The brisk weather and a few dark clouds didn’t stop over 30 bikers from riding to City Hall last Friday morning to enjoy a warm breakfast and meet fellow New Haven cyclists.
Once a month, from 7:30 a.m. to 9:30 a.m., Elm City Cycling, a New Haven nonprofit bicycling and advocacy group with more than 400 members, coordinates Bike to Work Day to encourage riding in New Haven. This effort began five years ago, said Melinda Tuhus, board member of Elm City Cycling and organizer of the event.
“We’ve had a lot of new people today,” Tuhus said, adding that advertising the event on Facebook led to a surge of new attendees beyond the 40 to 60 people who regularly attend.
Two riders at the event said safety is the most important issue for their cycling.
“We got involved to make the streets safer,” said Westville resident, Bill Tindill, who biked to City Hall with his son. Biking builds a sense of community camaraderie, he said, noting that his family, along with other families of cyclists, ride regularly to increase the presence of bikers on New Haven roads. Tindill said that he thought more bikers on the roads would make them safer for pedestrians, cars and other cyclists.
Cold Springs School, a small, progressive, independent elementary school on Chapel Street, sponsored Friday’s event by paying for the breakfast, catered by Bru Cafe, on Orange Street.
Sarah Armstong, a teacher at Cold Springs, said she tries to instill a love of cycling in her family.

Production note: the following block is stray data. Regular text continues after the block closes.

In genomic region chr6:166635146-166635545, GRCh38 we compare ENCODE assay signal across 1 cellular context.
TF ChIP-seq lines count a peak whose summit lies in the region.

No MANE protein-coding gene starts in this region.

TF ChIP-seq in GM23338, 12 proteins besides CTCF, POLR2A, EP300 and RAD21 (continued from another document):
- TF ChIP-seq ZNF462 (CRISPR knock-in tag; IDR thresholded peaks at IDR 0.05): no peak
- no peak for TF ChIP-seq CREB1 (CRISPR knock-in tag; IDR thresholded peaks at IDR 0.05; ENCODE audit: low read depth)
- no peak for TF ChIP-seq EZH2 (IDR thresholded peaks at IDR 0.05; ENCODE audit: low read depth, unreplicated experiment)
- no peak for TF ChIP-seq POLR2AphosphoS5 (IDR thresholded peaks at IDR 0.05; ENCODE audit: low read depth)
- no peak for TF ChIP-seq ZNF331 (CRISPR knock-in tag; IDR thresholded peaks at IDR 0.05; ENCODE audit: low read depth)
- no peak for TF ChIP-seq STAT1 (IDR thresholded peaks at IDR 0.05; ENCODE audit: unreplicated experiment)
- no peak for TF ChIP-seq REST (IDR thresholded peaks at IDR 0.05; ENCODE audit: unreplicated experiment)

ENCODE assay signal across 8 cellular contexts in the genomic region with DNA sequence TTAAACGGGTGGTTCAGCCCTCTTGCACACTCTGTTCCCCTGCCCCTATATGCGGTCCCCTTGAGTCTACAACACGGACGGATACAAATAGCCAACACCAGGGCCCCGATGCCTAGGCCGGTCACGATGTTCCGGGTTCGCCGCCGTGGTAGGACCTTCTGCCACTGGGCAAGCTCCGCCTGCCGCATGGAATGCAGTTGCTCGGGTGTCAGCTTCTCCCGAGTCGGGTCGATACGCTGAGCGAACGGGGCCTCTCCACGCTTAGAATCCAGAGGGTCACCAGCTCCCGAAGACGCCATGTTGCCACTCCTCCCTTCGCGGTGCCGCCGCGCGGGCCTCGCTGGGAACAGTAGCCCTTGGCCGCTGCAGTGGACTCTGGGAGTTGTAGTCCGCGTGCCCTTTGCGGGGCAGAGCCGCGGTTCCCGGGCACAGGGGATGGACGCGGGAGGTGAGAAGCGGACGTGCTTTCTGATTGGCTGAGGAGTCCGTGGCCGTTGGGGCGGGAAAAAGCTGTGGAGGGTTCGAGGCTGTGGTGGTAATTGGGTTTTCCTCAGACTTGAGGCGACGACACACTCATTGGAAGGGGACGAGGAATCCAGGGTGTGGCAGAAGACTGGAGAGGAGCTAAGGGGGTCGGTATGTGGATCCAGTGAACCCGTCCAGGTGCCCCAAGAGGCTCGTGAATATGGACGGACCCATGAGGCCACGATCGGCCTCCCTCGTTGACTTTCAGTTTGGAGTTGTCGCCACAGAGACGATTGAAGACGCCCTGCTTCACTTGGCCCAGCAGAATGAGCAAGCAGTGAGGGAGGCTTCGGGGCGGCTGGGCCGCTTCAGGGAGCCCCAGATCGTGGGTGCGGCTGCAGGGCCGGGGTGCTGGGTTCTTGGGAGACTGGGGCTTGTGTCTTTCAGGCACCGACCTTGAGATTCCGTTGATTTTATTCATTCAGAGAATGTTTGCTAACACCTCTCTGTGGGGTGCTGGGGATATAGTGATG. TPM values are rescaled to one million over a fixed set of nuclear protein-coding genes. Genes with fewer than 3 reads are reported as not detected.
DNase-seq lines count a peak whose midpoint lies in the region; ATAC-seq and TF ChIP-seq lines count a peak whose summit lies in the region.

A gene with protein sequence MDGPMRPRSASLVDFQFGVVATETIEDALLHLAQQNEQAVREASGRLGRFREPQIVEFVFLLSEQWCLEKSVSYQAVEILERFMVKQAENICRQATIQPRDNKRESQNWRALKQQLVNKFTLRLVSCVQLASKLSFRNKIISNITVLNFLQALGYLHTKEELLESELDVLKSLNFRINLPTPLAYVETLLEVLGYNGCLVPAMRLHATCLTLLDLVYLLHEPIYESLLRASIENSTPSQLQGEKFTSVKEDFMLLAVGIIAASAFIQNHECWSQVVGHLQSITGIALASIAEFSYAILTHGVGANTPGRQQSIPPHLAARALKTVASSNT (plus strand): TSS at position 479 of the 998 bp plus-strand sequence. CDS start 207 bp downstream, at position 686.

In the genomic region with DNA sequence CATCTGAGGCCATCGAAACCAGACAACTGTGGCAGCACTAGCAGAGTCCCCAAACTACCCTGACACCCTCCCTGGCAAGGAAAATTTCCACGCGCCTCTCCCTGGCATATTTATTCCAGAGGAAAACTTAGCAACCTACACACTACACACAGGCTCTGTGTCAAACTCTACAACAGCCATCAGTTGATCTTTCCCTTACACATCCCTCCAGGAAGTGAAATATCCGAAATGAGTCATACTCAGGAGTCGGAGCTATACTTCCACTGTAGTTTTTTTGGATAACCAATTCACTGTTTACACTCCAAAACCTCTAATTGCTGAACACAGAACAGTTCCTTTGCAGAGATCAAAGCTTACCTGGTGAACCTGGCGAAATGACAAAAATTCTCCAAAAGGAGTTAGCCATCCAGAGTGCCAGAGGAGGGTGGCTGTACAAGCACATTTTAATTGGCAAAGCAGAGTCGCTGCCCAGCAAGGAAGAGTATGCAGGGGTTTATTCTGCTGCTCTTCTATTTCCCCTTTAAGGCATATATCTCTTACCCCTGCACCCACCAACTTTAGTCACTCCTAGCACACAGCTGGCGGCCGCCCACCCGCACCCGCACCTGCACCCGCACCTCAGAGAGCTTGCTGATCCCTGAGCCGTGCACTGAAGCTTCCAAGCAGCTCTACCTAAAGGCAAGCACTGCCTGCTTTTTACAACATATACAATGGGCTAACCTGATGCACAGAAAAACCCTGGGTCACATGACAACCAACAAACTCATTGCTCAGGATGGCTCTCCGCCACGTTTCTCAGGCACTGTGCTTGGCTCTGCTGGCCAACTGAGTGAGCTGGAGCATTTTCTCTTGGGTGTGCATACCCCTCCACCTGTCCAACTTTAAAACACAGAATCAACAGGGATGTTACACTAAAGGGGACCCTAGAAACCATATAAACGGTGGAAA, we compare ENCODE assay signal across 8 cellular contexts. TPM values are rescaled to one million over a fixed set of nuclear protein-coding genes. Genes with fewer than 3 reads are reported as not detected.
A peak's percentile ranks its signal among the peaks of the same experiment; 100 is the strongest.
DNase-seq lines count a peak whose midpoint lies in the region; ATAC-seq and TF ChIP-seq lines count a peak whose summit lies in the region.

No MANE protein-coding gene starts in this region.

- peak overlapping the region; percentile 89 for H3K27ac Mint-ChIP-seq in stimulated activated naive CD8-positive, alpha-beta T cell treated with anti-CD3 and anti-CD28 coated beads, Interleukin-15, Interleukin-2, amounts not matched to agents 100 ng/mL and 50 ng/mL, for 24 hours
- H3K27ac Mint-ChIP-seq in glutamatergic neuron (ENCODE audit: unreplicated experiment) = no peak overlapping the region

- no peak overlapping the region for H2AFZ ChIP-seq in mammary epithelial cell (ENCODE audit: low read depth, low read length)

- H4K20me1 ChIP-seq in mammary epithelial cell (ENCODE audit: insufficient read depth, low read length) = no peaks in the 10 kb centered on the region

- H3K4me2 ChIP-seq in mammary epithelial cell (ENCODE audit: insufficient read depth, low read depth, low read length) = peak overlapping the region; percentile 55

“I usually ride to work with my kids every day,” she said.
In addition to the fresh coffee and baked goods, the Bike to Work breakfast is also a stage for announcements regarding community projects, Tuhus said. Last week Paul Hammer SOM ’85, who refers to himself as “Rick Shaw,” gave a presentation on his new pedicab business, Cabike!
Hammer said he has no fixed prices for pedicab rides.
“Our motto is: You set the fare and we’ll take you anywhere,” he said.
Hammer said that people are responding well to this pricing scheme, noting that one passenger paid $20 to ride five blocks from Orange Street to Audubon Street.
People who might not normally ride pedicabs around New Haven will do so if it promotes bicycling and environmental sustainability, he added.
He also pointed out that the New Haven Bike Collective, which collects discarded bikes around New Haven and repairs them every Sunday from noon to 5 p.m., is another great way to promote cycling in New Haven.
“You can fix two bikes and take one home for free,” Hammer said.
Elm City Cycling organizes the Bike to Work breakfast every third Friday of the month, from March through November.